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Subclinical atherosclerotic calcification and cognitive functioning in middle-aged adults: the CARDIA study.
- Author(s): Reis, Jared P;
- Launer, Lenore J;
- Terry, James G;
- Loria, Catherine M;
- Zeki Al Hazzouri, Adina;
- Sidney, Stephen;
- Yaffe, Kristine;
- Jacobs, David R;
- Whitlow, Christopher T;
- Zhu, Na;
- Carr, J Jeffrey
- et al.
Published Web Locationhttp://www.ncbi.nlm.nih.gov/pmc/articles/PMC3828555/
No data is associated with this publication.
ObjectiveCardiovascular risk factors in middle-age are associated with cognitive impairment and dementia in older age. Less is known about the burden of calcified subclinical atherosclerosis and cognition, especially in midlife. We examined the association of coronary artery and abdominal aortic calcified plaque (CAC and AAC, respectively) with cognitive functioning in middle-aged adults.
MethodsThis cross-sectional study included 2510 black and white adults (age: 43-55 years) without heart disease or stroke who completed a year 25 follow-up exam (2010-11) as part of the Coronary Artery Risk Development in Young Adults Study. CAC and AAC were measured with non-contrast computed tomography. Cognition was assessed with the Digit Symbol Substitution Test (DSST) (psychomotor speed), Stroop Test (executive function), and Rey Auditory Verbal Learning Test (RAVLT) (verbal memory).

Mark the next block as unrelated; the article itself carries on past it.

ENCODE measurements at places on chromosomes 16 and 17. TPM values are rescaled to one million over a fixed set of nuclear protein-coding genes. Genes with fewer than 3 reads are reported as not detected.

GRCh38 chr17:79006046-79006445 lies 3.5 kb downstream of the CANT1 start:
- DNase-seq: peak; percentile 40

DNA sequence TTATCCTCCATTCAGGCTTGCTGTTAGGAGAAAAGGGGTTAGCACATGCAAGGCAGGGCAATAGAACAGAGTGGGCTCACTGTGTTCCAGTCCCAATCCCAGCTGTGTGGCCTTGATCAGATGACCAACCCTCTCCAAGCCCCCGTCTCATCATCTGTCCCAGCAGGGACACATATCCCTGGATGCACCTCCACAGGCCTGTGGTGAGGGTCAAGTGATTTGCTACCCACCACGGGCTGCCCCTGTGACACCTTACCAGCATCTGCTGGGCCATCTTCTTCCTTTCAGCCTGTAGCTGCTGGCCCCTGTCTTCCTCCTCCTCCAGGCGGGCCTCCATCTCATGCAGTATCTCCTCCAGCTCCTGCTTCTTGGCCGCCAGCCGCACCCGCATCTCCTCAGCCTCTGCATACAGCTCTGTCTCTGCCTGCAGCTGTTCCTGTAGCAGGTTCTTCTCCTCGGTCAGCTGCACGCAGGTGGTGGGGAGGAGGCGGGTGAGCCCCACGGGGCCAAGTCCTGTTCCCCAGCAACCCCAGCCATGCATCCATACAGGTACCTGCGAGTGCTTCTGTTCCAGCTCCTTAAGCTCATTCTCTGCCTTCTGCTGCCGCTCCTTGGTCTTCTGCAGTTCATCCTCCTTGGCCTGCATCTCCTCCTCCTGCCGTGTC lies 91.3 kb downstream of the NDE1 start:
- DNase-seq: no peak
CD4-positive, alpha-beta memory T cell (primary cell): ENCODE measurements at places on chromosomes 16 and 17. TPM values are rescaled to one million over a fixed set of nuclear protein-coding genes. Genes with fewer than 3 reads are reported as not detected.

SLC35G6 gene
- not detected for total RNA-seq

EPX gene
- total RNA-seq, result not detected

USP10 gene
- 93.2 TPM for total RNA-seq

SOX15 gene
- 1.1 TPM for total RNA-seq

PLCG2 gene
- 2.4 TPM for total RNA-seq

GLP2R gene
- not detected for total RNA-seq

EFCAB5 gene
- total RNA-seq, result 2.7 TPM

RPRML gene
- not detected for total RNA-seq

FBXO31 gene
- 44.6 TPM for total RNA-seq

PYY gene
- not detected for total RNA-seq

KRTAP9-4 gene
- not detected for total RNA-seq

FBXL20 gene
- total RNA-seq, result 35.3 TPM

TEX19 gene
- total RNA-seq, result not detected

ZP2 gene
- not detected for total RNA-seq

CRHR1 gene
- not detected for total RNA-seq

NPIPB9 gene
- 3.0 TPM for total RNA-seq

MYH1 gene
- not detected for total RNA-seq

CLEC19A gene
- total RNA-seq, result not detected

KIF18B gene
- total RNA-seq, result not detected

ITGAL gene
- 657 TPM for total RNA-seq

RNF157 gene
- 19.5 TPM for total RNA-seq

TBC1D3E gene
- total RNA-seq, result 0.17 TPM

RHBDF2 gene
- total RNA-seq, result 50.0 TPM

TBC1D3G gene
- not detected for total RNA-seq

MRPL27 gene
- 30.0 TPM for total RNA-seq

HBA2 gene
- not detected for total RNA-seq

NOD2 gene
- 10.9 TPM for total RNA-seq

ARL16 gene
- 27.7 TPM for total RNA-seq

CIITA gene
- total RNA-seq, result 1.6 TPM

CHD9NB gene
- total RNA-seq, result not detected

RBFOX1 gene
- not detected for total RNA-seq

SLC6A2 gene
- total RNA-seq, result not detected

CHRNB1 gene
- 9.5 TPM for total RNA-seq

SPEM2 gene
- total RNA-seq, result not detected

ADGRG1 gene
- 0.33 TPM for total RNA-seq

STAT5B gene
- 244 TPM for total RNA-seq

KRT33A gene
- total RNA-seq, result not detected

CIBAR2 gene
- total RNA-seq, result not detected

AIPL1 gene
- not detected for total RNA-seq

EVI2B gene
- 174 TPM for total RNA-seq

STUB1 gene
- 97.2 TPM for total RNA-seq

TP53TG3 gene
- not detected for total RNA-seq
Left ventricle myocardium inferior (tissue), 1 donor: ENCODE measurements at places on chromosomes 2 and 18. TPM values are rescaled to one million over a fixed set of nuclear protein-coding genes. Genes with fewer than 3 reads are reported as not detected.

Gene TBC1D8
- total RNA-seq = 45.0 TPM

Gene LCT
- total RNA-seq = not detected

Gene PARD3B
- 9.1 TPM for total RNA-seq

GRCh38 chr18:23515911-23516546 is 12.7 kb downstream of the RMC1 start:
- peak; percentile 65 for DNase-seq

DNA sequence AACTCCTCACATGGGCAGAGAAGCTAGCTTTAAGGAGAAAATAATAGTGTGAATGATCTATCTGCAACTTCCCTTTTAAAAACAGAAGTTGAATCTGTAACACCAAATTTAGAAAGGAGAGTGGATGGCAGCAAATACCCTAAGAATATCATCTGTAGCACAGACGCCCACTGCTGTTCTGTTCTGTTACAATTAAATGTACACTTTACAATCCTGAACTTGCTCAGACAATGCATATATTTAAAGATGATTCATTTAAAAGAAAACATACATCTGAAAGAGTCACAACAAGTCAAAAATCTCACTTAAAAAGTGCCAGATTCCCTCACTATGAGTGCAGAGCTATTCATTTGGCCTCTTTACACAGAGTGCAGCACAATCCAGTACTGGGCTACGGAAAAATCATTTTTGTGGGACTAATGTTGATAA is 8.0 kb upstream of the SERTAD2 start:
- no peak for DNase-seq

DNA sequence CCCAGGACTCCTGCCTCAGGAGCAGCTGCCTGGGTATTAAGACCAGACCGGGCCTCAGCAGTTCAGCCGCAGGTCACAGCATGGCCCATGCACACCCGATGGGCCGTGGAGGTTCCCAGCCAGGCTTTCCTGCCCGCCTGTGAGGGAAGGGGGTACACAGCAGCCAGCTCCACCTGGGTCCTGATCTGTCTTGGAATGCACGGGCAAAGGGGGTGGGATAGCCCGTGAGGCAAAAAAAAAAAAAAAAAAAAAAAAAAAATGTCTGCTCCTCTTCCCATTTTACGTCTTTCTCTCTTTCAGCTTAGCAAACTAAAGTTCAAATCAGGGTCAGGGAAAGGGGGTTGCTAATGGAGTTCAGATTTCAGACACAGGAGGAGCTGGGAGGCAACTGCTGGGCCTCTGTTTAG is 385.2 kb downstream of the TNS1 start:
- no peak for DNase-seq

ResultsA greater amount of CAC and AAC was associated with worse performance on each test of cognitive function after adjustment for age, sex, race, education, and study center. Associations were attenuated, but remained significant for the DSST and RAVLT following additional adjustment for vascular risk factors, including adiposity, smoking, alcohol use, dyslipidemia, hypertension, and diabetes. Compared to participants without CAC or AAC, those with both CAC and AAC, but not CAC or AAC alone was associated with lower DSST scores (p < 0.05).
ConclusionsIn this community-based sample, greater subclinical atherosclerotic calcification was associated with worse psychomotor speed and memory in midlife. These findings underscore the importance of a life course approach to the study of cognitive impairment with aging.
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